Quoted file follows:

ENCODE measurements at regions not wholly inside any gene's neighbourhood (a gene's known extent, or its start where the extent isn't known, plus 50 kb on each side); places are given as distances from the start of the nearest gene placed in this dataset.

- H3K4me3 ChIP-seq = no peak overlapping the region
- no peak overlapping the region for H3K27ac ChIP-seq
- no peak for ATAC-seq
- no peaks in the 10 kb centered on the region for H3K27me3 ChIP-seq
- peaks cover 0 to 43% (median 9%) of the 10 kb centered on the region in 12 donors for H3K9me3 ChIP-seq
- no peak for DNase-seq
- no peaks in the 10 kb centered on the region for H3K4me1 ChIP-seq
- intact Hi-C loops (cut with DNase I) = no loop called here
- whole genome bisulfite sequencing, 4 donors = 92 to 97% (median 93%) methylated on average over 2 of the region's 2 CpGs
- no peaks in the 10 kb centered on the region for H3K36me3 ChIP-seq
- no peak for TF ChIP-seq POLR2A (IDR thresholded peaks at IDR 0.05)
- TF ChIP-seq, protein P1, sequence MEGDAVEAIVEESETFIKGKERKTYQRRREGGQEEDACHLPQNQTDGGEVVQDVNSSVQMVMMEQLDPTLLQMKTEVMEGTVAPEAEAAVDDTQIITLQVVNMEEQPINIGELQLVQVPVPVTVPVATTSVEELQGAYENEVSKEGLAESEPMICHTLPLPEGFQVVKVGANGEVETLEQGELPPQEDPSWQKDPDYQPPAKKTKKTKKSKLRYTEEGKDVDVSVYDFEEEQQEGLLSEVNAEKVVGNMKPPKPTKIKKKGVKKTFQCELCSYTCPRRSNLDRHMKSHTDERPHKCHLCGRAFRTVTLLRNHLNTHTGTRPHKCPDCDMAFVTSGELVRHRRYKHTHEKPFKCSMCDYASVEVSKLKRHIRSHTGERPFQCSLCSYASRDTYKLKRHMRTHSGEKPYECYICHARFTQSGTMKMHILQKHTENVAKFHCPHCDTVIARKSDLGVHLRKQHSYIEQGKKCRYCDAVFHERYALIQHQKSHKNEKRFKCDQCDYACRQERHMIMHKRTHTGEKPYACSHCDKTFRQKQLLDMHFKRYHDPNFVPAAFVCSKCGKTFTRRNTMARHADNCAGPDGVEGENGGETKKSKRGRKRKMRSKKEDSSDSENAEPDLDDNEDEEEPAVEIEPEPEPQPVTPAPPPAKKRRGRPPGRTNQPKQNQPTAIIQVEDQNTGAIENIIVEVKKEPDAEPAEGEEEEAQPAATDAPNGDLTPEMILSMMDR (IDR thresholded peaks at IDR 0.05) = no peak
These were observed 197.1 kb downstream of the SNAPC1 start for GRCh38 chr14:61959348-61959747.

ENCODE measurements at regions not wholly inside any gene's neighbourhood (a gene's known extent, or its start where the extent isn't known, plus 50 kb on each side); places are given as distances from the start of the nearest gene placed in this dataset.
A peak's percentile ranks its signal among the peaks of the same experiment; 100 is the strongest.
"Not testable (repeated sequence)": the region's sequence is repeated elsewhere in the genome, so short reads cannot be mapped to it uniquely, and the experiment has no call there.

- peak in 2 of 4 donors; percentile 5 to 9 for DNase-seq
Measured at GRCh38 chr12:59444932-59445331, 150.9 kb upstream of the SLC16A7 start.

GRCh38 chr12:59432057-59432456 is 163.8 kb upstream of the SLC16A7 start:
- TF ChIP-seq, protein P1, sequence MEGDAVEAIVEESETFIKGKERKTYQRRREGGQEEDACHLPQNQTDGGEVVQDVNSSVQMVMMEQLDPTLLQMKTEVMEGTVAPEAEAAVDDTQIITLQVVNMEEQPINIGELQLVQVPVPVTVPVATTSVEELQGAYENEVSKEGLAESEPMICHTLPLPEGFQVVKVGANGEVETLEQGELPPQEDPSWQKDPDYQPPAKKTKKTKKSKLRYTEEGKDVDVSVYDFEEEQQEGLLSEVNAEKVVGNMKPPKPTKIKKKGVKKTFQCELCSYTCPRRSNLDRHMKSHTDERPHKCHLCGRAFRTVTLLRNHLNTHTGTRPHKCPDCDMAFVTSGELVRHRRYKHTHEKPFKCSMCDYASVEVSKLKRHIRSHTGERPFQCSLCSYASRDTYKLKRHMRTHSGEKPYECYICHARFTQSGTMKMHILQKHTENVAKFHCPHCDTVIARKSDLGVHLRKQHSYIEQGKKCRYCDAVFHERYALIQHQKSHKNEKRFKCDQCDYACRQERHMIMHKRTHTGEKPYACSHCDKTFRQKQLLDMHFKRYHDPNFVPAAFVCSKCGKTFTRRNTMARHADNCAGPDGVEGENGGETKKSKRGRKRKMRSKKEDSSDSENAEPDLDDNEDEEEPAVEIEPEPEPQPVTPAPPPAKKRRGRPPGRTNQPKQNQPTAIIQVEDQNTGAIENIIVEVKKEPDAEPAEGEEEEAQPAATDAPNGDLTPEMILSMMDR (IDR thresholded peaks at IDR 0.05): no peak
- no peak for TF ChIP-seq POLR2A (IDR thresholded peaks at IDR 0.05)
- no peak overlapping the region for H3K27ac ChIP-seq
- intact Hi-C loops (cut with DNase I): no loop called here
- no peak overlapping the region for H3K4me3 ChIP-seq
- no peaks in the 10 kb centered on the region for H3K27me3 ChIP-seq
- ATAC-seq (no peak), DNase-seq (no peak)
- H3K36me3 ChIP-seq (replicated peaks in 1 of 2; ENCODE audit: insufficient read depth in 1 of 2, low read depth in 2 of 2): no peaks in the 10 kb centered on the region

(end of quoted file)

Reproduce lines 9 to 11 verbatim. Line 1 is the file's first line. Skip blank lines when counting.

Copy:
- intact Hi-C loops (cut with DNase I) = no loop called here
- whole genome bisulfite sequencing, 4 donors = 92 to 97% (median 93%) methylated on average over 2 of the region's 2 CpGs
- no peaks in the 10 kb centered on the region for H3K36me3 ChIP-seq